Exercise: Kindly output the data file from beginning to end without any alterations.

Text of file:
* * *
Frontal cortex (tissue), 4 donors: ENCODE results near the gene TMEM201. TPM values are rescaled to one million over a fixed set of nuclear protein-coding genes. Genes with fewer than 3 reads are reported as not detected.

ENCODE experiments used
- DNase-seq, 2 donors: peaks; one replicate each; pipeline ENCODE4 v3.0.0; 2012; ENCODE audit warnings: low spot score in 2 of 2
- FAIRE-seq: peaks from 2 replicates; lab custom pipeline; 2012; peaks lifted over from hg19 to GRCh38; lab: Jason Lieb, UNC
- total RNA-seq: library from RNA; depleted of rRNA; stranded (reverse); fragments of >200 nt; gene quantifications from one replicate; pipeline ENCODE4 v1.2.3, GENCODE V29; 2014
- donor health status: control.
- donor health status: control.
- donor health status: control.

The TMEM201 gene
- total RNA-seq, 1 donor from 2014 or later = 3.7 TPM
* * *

Frontal cortex (tissue), 4 donors: ENCODE results near the gene TMEM201. TPM values are rescaled to one million over a fixed set of nuclear protein-coding genes. Genes with fewer than 3 reads are reported as not detected.

ENCODE experiments used
- DNase-seq, 2 donors: peaks; one replicate each; pipeline ENCODE4 v3.0.0; 2012; ENCODE audit warnings: low spot score in 2 of 2
- FAIRE-seq: peaks from 2 replicates; lab custom pipeline; 2012; peaks lifted over from hg19 to GRCh38; lab: Jason Lieb, UNC
- total RNA-seq: library from RNA; depleted of rRNA; stranded (reverse); fragments of >200 nt; gene quantifications from one replicate; pipeline ENCODE4 v1.2.3, GENCODE V29; 2014
- donor health status: control.
- donor health status: control.
- donor health status: control.

The TMEM201 gene
- total RNA-seq, 1 donor from 2014 or later = 3.7 TPM